DLL.
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Éric MoreauSenior .Net ConsultantCommented:
I don't think you can do much (other than full rebuild). It would have been a .exe, you could have started the other project at the same time as your main one.
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HLRosenbergerAuthor Commented:
I thought I read something a long time ago that you can create a "build list" that executes a series of commands??
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Éric MoreauSenior .Net ConsultantCommented:
if you open the properties of your project and go to the "Build events" tab, you will see that you add some commands but I wouldn't go that way.

Can I ask why you need to compile a DLL that is not referenced?
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AndyAinscowFreelance programmer / ConsultantCommented:
The simplest way to do what you want is to actually use this dll in a 'dummy' function - one that isn't actually ever used - so it will be rebuilt when your main exe is rebuilt.  


Note it means the dll will need to be distributed with the exe.  However the only sensible reason I can think of for you having this dll in the solution implies you have a suite of apps/dlls that you will want all built at once for distribution.
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HLRosenbergerAuthor Commented:
Eric - yes.  The code I've inherited does a very clever thing.   It has some 10 or so of it's own DLLs that it uses, but none are added as references in the main project.   Instead, each is loaded dynamically at runtime.  To make a long story short, this application supports what it calls "Plugins" - the ability for user to add new functionality to the application, with touching the source code.   In order to debug things, I need the DLL/PDB rebuilt each time I run, otherwise the source code does not match the DLL/PDB.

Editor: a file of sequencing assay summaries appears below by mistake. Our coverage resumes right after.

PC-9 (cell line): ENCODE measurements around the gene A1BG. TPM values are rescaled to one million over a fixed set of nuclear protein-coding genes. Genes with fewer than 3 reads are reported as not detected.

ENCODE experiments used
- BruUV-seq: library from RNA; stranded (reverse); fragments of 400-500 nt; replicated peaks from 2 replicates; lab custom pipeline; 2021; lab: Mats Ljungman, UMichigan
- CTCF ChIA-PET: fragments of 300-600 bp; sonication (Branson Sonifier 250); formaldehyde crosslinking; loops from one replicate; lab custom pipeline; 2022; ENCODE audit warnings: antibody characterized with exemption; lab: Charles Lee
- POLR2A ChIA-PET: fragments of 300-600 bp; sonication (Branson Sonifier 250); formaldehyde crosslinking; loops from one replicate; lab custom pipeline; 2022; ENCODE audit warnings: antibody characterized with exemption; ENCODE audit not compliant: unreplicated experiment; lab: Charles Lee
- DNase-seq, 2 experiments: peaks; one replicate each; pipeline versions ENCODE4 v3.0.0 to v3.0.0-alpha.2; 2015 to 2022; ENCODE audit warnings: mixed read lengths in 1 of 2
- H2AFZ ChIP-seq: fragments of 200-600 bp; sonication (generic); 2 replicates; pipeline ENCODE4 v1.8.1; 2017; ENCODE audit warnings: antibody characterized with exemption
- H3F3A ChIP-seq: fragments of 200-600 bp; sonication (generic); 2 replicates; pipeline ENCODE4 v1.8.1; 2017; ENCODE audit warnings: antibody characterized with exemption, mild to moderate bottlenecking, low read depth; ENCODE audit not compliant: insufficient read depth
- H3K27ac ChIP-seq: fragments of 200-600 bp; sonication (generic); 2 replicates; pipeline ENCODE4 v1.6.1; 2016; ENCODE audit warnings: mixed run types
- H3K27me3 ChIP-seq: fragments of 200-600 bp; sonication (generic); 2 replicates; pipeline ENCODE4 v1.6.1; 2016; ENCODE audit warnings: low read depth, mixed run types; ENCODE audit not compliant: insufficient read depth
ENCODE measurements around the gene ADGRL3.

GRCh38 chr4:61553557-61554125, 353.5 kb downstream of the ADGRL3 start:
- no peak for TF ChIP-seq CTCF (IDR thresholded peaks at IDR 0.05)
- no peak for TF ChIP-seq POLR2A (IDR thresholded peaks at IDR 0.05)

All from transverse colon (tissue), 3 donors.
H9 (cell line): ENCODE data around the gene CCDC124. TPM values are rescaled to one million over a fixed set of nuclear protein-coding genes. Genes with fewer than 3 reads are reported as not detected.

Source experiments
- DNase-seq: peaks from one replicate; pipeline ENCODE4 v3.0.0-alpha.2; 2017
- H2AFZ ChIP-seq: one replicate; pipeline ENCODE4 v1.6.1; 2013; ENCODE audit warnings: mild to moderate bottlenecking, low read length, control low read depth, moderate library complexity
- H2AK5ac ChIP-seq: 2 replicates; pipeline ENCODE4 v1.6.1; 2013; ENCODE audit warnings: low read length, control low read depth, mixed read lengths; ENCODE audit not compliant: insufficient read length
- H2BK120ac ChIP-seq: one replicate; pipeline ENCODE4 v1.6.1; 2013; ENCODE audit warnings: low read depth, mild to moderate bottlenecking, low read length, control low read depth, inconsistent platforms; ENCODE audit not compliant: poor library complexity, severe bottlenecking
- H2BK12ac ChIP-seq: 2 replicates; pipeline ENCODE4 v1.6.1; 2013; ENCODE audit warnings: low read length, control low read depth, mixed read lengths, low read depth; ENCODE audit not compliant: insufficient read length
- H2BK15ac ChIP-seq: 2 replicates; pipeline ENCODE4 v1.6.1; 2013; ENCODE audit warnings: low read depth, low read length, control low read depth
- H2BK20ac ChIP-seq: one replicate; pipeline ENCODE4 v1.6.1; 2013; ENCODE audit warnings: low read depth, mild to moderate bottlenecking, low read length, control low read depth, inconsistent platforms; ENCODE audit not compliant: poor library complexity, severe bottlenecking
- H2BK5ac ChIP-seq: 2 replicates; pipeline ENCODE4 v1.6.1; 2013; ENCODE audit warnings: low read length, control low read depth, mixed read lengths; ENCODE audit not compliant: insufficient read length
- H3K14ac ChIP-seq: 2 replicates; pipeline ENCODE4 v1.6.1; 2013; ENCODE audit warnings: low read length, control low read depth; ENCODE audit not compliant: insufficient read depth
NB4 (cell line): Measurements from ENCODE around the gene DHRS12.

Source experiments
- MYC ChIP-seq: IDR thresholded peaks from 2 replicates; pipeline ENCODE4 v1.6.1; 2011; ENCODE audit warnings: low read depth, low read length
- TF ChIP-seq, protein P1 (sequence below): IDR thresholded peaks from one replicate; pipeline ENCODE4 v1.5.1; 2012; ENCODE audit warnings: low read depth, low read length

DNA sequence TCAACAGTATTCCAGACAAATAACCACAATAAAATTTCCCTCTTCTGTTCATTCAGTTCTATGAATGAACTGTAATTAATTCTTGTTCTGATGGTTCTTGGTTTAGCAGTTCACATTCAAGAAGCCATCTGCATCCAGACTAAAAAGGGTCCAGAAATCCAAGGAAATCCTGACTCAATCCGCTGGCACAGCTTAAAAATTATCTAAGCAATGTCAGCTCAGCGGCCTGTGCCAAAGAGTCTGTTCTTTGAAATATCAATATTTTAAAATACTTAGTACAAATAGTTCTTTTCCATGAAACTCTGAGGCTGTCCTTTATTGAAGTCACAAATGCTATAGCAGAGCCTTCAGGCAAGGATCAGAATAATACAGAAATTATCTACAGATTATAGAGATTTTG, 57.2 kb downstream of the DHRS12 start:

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Éric MoreauSenior .Net ConsultantCommented:
the easy answer: press CTRL-SHIFT-B before F5
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Éric MoreauSenior .Net ConsultantCommented:
or use the pre/post build events to call msbuild to build your projects
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HLRosenbergerAuthor Commented:
I know how to build it manually.  That's what I'm trying to get around.  pre/post build events?  Tell me more!
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AndyAinscowFreelance programmer / ConsultantCommented:
>>It has some 10 or so of it's own DLLs that it uses, but none are added as references in the main project.   Instead, each is loaded dynamically at runtime.

If all dll's are installed at the end user PC is there a reason you don't want to just add reference/dummy function to call each in your main app.  Then a build will rebuild them if they are out of date.  My understanding is that the .net environment won't actually compile any of that code from the intermediate into real code until it is called at runtime.
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HLRosenbergerAuthor Commented:
this sounds promising.  I give it a shot...